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As Part Of Its NEW QE Q&A, Goldman Warns Of Possibility For $50-$75 Billion "Flow" Program

Tyler Durden's picture




 

Not like it should come as any surprise that the bank that first among peers "discovered" that flow, not stock matters, implying the Fed may literally never be able to stop monetizing, is expecting the FOMC to "ease monetary policy on June 20", but nonetheless here is the full just released Q&A from Goldman's Jan Hatzius, who just happens to be a Pound and Pence drinking buddy of former Goldmanite Bill Dudley, who just happens to run the New York Fed. Connects the dots. Implicit is that a big dollop of Large Scale Asset Purchases is imminent. That said, if the Fed does disappoint on June 20, and merely extends the maturity of bonds that it will sell as part of a Twist extension from 3 to 4 years, as the bond market appears to be implying (as first warned by Zero Hedge), then all bets are truly off. On the other hand, note where Goldman says: "However, it is also possible that the program would be specified as a "flow" of purchases of perhaps $50bn-$75bn per month." If that happens, gold is going to $2000, $3000, hell, $10,000 very soon, as it means the Fed will not stop printing ever again. Period.

From Goldman:

FOMC Preview: QE or Not QE (Hatzius)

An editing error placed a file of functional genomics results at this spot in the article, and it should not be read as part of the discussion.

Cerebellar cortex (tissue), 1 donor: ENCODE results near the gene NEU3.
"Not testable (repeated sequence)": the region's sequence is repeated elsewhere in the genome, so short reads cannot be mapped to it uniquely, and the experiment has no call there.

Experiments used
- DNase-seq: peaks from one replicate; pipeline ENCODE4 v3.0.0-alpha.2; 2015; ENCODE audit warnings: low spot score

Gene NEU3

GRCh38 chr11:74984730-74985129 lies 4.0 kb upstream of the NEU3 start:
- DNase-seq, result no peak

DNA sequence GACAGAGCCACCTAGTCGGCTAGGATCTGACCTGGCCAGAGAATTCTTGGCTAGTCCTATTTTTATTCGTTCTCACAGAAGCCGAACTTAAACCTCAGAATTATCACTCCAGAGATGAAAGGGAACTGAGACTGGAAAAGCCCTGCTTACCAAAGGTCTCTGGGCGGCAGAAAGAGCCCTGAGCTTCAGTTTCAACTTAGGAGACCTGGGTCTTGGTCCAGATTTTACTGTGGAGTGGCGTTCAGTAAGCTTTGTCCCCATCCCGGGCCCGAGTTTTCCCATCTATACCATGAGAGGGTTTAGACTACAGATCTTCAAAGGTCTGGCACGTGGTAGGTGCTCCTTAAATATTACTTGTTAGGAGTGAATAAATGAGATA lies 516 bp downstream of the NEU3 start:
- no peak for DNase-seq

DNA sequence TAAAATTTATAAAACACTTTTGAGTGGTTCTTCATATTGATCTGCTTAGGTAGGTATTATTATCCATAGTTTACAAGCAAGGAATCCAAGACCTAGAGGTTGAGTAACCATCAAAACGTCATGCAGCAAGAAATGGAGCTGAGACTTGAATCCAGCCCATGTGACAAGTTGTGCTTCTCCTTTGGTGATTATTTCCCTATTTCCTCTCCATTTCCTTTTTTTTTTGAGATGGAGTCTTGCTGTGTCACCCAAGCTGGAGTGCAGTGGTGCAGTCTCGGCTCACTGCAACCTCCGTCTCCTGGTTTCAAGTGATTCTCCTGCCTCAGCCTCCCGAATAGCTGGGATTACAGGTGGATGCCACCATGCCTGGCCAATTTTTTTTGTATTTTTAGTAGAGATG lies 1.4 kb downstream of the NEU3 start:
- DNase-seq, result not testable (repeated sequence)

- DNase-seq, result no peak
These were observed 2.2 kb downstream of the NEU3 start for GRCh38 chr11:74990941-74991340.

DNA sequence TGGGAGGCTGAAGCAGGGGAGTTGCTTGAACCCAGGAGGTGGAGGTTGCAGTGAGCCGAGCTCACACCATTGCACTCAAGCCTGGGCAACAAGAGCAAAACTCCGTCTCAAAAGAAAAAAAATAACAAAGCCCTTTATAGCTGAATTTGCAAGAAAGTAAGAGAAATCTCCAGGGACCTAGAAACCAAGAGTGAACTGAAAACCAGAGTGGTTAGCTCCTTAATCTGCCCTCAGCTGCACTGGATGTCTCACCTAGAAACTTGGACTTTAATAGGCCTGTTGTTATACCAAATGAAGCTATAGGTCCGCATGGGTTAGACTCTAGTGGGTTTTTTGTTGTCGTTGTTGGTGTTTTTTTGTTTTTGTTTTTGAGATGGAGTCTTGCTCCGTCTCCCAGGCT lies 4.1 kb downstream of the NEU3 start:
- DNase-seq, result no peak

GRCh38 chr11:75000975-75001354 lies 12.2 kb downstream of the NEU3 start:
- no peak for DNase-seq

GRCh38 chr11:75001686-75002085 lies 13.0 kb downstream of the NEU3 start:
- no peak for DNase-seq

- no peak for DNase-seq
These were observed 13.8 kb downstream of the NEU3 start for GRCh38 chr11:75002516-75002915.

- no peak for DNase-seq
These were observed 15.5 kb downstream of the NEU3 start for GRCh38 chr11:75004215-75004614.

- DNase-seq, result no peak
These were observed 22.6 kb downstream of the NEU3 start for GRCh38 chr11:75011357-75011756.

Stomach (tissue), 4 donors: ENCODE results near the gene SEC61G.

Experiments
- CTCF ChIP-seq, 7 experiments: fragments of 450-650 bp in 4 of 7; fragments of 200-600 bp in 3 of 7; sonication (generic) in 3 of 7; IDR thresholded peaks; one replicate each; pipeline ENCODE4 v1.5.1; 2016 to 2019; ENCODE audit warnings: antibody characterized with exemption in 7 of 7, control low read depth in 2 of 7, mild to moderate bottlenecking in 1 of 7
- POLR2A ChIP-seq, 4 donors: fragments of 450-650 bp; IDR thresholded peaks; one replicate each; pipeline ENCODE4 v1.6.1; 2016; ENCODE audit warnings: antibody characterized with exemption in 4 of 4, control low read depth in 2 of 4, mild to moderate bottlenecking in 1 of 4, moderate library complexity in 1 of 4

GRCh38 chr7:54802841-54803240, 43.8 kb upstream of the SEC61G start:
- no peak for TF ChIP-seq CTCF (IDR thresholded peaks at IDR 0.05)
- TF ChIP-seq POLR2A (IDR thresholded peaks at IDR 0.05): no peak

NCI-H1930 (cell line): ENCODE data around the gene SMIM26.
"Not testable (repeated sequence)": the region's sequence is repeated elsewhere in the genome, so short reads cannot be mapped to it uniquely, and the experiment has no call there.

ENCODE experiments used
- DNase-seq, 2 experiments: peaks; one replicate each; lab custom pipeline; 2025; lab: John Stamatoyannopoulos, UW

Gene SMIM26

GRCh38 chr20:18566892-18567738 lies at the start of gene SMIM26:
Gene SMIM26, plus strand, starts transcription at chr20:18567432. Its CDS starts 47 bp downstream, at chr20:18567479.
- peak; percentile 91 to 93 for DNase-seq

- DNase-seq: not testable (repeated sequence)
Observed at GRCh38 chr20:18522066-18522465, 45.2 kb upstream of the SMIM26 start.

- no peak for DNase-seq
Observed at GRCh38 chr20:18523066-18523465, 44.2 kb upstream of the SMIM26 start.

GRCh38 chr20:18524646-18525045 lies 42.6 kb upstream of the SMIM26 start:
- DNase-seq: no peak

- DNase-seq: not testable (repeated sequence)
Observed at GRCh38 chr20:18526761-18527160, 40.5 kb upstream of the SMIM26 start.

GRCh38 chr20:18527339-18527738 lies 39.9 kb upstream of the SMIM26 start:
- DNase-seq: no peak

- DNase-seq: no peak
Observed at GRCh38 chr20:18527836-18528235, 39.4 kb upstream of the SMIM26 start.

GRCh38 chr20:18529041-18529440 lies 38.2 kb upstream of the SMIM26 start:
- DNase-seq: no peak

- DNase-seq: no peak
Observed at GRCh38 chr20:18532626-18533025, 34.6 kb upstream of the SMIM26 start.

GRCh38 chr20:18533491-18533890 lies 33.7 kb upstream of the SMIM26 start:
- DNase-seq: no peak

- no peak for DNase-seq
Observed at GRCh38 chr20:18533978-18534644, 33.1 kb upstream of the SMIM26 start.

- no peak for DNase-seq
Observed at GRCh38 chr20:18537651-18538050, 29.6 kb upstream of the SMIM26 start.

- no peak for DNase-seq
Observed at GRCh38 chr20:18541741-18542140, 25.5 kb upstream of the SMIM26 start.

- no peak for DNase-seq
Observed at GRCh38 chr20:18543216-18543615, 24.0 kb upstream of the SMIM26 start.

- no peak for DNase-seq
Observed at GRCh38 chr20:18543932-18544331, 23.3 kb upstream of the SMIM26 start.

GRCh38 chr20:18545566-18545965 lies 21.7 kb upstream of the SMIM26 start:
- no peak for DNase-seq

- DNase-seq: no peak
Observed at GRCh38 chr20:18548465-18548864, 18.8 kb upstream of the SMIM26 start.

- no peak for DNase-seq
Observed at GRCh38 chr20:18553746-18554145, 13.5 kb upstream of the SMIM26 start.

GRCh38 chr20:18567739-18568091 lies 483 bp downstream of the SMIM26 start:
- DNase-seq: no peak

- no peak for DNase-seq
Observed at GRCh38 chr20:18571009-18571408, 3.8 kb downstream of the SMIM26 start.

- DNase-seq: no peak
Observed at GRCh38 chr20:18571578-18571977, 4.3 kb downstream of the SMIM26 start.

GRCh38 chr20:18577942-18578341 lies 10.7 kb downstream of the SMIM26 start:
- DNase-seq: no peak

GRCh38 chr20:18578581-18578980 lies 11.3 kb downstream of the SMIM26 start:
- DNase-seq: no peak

We expect the Federal Open Market Committee (FOMC) to ease monetary policy on June 20, in response to the weaker economic data and increased downside risks from the intensifying crisis in Europe.

The form of the easing is a closer call. Our baseline is a new asset purchase program that involves an expansion of the balance sheet, but an extension of Operation Twist and/or a further lengthening of the short-term interest rate guidance in the FOMC statement beyond the current “late 2014” formulation are also possible.

Q: Will the FOMC ease monetary policy?

A: Probably. Although renewed Fed easing by mid-2012 has been our forecast all year, we felt more uncertain about this view a few months ago given the temporarily better data and the apparent shift of the Fed's reaction function in a more hawkish direction. But at this point, we would be quite surprised if we saw no easing this week.

Q: Why?

A: In her June 6 speech, Vice Chair Yellen listed three alternative criteria for further easing:

…[i]f the Committee were to judge that the recovery is unlikely to proceed at a satisfactory pace (for example, that the forecast entails little or no improvement in the labor market over the next few years), or that the downside risks to the outlook had become sufficiently great, or that inflation appeared to be in danger of declining notably below its 2 percent objective... (emphasis ours).